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Maternal depression in rural Pakistan: the protective associations with cultural postpartum practices

LeMasters, Katherine and Andrabi, Nafeesa and Zalla, Lauren and Hagaman, Ashley and Chung, Esther O and Gallis, John A and Turner, Elizabeth L and Bhalotra, Sonia and Sikander, Siham and Maselko, Joanna (2020) 'Maternal depression in rural Pakistan: the protective associations with cultural postpartum practices.' BMC Public Health, 20 (1). ISSN 1471-2458

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Abstract

<jats:title>Abstract</jats:title><jats:sec> <jats:title>Background</jats:title> <jats:p>Traditional postpartum practices are intended to provide care to mothers, but there is mixed evidence concerning their impact on postpartum depression (PPD). It remains unknown if there is a unique impact of postpartum practices on PPD separately from other types of social support, or if practices differentially affect those with existing prenatal depression. In Pakistan, chilla (چله) is a traditional postpartum practice in which women receive relief from household work, additional familial support, and supplemental food for up to 40 days postpartum. This study aims to understand if chilla protects against PPD independent of other support and whether this relationship varies by prenatal depression status.</jats:p> </jats:sec><jats:sec> <jats:title>Methods</jats:title> <jats:p>Data come from the Bachpan cohort study in rural Pakistan. Chilla participation and social support (Multidimensional Scale of Perceived Social Support) were assessed at 3 months postpartum. Women were assessed for major depressive episodes (MDE) with the Structured Clinical Interview, DSM-IV and for depression symptom severity with the Patient Health Questionnaire (PHQ-9) in their third trimester and at 6 months postpartum. Adjusted linear mixed models were used to assess the relationship between chilla participation and PPD.</jats:p> </jats:sec><jats:sec> <jats:title>Results</jats:title> <jats:p>Eighty-nine percent of women (<jats:italic>N</jats:italic> = 786) participated in chilla and almost 70% of those that participated took part in all of chilla’s aspects. In adjusted models, chilla participation was inversely related to MDE (OR = 0.56;95%CI = 0.31,1.03) and symptom severity (Mean Difference (MD) = − 1.54;95%CI: − 2.94,-0.14). Chilla participation was associated with lower odds of MDE (OR = 0.44;95%CI = 0.20,0.97) among those not prenatally depressed and with lower symptom severity among those prenatally depressed (MD = -2.05;95%CI:-3.81,-0.49).</jats:p> </jats:sec><jats:sec> <jats:title>Conclusions</jats:title> <jats:p>Chilla is inversely associated with both MDE and symptom severity at 6 months postpartum above and beyond social support. Specifically, chilla is inversely associated with MDE among those not prenatally depressed and with lower symptom severity among those prenatally depressed. This relationship signals an opportunity for interventions aimed at preventing and treating PPD in this region to draw upon chilla and similar traditional postpartum practices in creating community-based, low-cost, sustainable interventions for maternal mental health.</jats:p> </jats:sec><jats:sec> <jats:title>Trial registration</jats:title> <jats:p><jats:ext-link xmlns:xlink="http://www.w3.org/1999/xlink" ext-link-type="uri" xlink:href="https://clinicaltrials.gov/ct2/show/NCT02111915">NCT02111915</jats:ext-link>. Registered 18 September 2015. <jats:ext-link xmlns:xlink="http://www.w3.org/1999/xlink" ext-link-type="uri" xlink:href="https://clinicaltrials.gov/ct2/show/NCT02658994">NCT02658994</jats:ext-link>. Registered 22 January 2016. Both trials were prospectively registered.</jats:p> </jats:sec>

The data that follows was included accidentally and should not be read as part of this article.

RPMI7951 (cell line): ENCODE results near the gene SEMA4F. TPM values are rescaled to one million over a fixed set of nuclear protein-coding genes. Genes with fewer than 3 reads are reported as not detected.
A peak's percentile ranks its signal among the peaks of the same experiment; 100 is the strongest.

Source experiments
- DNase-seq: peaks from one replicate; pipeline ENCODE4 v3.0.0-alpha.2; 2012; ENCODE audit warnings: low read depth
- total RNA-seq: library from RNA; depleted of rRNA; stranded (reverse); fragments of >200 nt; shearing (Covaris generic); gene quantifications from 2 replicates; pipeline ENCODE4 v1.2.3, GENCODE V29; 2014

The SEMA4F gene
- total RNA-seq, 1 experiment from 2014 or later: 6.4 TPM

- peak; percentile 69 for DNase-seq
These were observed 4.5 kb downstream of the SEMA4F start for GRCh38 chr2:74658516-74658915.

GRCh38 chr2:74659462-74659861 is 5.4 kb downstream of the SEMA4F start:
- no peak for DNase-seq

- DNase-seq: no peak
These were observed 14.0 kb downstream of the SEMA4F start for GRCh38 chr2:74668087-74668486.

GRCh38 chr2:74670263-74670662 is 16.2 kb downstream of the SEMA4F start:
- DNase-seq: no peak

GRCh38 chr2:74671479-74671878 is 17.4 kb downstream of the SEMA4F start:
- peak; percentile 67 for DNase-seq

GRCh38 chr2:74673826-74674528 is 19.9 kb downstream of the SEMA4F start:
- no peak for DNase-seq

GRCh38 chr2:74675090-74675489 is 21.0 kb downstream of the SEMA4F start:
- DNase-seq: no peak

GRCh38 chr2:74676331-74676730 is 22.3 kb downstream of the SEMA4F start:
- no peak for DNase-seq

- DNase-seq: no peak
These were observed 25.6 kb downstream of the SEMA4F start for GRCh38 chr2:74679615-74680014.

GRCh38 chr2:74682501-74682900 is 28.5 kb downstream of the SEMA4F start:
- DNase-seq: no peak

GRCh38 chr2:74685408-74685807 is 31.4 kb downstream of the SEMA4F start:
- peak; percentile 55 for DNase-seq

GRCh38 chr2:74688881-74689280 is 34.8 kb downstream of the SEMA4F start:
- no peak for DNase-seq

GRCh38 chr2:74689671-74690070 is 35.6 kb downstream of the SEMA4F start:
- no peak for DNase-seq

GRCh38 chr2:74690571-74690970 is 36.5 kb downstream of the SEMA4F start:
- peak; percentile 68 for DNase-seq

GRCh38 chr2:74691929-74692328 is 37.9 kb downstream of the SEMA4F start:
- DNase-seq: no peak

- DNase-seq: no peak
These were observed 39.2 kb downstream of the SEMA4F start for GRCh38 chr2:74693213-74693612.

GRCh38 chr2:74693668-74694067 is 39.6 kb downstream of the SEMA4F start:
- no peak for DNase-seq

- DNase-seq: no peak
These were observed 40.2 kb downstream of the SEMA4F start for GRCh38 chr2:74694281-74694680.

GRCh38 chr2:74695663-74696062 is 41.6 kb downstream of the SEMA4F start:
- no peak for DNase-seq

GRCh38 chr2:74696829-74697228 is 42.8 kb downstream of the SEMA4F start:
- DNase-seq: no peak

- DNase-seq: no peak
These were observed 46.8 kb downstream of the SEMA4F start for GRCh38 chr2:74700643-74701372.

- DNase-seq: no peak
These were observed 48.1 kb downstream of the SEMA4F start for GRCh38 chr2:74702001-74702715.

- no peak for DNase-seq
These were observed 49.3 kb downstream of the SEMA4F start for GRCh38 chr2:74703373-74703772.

Item Type: Article
Divisions: Faculty of Social Sciences > Economics, Department of
Depositing User: Elements
Date Deposited: 05 Feb 2020 11:34
Last Modified: 20 Jan 2021 12:15
URI: http://repository.essex.ac.uk/id/eprint/26659

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